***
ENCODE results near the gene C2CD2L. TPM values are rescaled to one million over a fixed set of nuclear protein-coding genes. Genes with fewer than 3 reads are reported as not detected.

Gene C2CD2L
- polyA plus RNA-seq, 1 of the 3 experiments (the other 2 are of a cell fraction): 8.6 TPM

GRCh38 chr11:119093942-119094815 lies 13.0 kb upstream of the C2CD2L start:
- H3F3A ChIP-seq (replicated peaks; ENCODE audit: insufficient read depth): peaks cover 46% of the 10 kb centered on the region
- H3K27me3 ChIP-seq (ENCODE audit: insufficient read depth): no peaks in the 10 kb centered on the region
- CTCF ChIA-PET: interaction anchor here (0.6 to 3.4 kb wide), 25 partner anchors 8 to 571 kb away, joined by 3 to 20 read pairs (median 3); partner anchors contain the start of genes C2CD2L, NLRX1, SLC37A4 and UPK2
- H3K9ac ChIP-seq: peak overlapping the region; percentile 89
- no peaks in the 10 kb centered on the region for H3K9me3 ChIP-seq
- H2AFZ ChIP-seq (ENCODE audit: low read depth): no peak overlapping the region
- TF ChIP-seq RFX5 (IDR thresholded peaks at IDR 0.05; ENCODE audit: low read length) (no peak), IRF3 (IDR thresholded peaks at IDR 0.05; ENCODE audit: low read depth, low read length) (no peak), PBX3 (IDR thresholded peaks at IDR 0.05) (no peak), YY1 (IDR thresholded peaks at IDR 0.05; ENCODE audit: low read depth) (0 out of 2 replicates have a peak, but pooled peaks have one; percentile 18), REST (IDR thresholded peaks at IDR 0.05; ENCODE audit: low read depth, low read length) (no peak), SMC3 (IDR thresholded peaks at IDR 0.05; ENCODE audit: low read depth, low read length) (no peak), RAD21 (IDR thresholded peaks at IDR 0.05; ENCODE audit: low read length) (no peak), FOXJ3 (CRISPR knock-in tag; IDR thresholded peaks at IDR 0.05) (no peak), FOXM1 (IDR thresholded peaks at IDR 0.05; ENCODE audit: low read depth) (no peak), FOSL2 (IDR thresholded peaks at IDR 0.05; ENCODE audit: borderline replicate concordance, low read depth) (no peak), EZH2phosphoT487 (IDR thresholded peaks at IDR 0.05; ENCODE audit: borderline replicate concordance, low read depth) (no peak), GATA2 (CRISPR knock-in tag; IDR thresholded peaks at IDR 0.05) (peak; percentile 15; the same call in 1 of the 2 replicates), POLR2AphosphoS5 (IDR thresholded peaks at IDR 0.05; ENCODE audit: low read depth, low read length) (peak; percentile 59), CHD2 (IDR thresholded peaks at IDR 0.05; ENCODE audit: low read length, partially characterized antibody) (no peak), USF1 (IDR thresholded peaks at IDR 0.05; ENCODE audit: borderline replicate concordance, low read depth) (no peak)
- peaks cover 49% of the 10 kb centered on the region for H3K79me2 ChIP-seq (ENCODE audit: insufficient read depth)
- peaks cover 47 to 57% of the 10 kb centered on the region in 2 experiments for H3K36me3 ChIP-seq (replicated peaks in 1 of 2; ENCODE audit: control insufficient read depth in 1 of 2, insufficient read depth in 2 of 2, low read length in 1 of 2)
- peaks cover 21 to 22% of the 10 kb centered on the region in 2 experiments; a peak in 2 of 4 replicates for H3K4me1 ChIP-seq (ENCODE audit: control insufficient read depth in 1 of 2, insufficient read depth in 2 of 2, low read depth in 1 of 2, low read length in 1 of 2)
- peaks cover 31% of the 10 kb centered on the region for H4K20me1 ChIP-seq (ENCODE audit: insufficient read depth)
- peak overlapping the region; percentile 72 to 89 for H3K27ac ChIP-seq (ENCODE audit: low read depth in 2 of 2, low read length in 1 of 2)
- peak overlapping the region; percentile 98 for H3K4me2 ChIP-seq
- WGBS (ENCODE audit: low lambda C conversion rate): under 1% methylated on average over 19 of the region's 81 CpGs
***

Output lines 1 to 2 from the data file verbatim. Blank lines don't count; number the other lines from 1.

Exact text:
ENCODE results near the gene C2CD2L. TPM values are rescaled to one million over a fixed set of nuclear protein-coding genes. Genes with fewer than 3 reads are reported as not detected.

Gene C2CD2L